The results of this study are consistent with previous experimental work in mice showing that high-protein diets can accelerate aging earlier in life, but are beneficial at older ages.

“These results are not experimental and will need to be validated in other contexts. Specific findings, such as the importance of the combination of vitamin E and vitamin C, may not be replicated in other studies.

“But the qualitative conclusion that there are no simple answers to optimal nutrition is likely to hold: it was evident in almost all of our analyses, from a wide variety of approaches, and is consistent with evolutionary principles and a lot of previous work,” Cohen said. .

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Co-authors are Alistair M. Senior, David Raubenheimer, and Stephen J. Simpson, University of Sydney; Véronique Legault and Francis B. Lavoie, University of Sherbrooke, Quebec, Canada; Nancy Presse and Valérie Turcot, CIUSSS-de-l’Estrie-CHUS, Sherbrooke, Canada; the University Institute of Geriatrics of Montreal, Montreal, Canada, University of Sherbrooke, Sherbrooke, Canada; Pierrette Gaudreau, University of Montreal, Montreal, Canada; David G. Le Couteur, University of Sydney and Aging and Alzheimers Institute and ANZAC Research Institute, Concord Hospital, New South Wales, Australia.

Funding: The study was funded by the Australian Research Council (ARC DECRA: DE180101520), grants 153011 and 62842 from the Canadian Institutes of Health Research (CIHR); as well as grants from the Quebec Research Fund (FRQ) grant #2020-VICO-279753, Quebec Network for Research on Aging.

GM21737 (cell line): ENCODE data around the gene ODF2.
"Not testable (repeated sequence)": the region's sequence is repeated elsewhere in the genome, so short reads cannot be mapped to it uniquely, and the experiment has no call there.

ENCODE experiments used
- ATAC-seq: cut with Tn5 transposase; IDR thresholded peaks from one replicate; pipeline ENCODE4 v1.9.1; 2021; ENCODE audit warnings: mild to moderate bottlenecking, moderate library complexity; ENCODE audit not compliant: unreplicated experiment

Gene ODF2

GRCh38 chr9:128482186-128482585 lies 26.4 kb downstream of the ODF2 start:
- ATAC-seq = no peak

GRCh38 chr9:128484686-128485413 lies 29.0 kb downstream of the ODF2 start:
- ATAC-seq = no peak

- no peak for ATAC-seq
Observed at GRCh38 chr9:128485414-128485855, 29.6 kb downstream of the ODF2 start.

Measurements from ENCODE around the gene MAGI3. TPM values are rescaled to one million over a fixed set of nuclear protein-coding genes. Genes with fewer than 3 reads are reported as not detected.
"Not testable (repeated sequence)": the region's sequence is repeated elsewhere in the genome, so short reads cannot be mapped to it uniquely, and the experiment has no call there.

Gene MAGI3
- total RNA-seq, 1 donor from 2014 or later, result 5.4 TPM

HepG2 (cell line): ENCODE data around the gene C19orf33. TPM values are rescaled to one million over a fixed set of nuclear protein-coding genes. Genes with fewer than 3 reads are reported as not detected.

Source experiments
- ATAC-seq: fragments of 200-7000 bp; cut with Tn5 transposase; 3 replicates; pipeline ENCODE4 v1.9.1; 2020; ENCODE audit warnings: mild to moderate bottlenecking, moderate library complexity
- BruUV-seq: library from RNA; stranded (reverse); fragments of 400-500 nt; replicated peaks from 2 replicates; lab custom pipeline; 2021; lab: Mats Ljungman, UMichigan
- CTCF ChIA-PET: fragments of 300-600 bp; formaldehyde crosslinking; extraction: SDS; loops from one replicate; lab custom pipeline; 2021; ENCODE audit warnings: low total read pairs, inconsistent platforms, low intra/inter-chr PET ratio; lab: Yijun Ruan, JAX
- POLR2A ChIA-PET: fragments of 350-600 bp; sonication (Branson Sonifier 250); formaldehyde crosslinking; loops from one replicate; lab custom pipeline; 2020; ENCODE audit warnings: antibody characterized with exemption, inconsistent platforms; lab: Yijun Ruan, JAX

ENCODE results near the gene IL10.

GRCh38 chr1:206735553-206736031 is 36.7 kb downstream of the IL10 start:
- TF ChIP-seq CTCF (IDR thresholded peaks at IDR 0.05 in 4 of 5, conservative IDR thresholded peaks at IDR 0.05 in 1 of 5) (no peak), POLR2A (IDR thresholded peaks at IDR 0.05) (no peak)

About this diet and aging research news

Author: Stephanie Berger
Source: Colombia University
Contact: Stephanie Berger – Columbia University
Image: Image is in public domain

Original research: Free access.
“Multidimensional associations between nutrient intake and healthy aging in humans” by Alan Cohen et al. BMC Biology


Summary

Multidimensional associations between nutrient intake and healthy aging in humans

Background

Little is known about how normal variation in human dietary habits affects the aging process. To date, most analyzes of the problem have used a one-dimensional paradigm, focusing on the effects of a single nutrient on a single outcome. Perhaps then, our ability to understand the problem has been complicated by the fact that nutrition and the physiology of aging are very complex and multidimensional, involving a large number of functional interactions. Here, we apply the Multidimensional Geometric Nutrition Framework to biological aging data from 1560 older adults followed over four years to assess on a large scale how nutrient intake is associated with the aging process.

Results

Aging and age-related loss of homeostasis (physiological dysregulation) were quantified through the integration of blood biomarkers. The effects of diet were modeled using the Geometric Nutrition Framework, applied to macronutrients and 19 micronutrients/nutrient subclasses. We observed four major trends: (1) The optimal level of nutrient intake depended on the aging metric used. High protein intake improved/decreased some aging parameters, while high carbohydrate levels improved/decreased others; (2) There were non-linearities where intermediate nutrient levels performed well for many outcomes (i.e. arguing against a simple more/less is better perspective); (3) There is a wide tolerance for nutrient intake patterns that do not deviate too much from the norm (“homeostatic plateaus”). (4) Optimal levels of one nutrient often depend on levels of another (eg vitamin E and vitamin C). Simpler linear/univariate analytical approaches are insufficient to capture such associations. We present an interactive tool to explore the results in the high-dimensional nutritional space.

Conclusion

Using multidimensional modeling techniques to test the effects of nutrient intake on physiological dysregulation in an aged population, we identified key patterns of specific nutrients associated with minimal biological aging. Our approach presents a roadmap for future studies to explore the full complexity of the nutrition-aging landscape.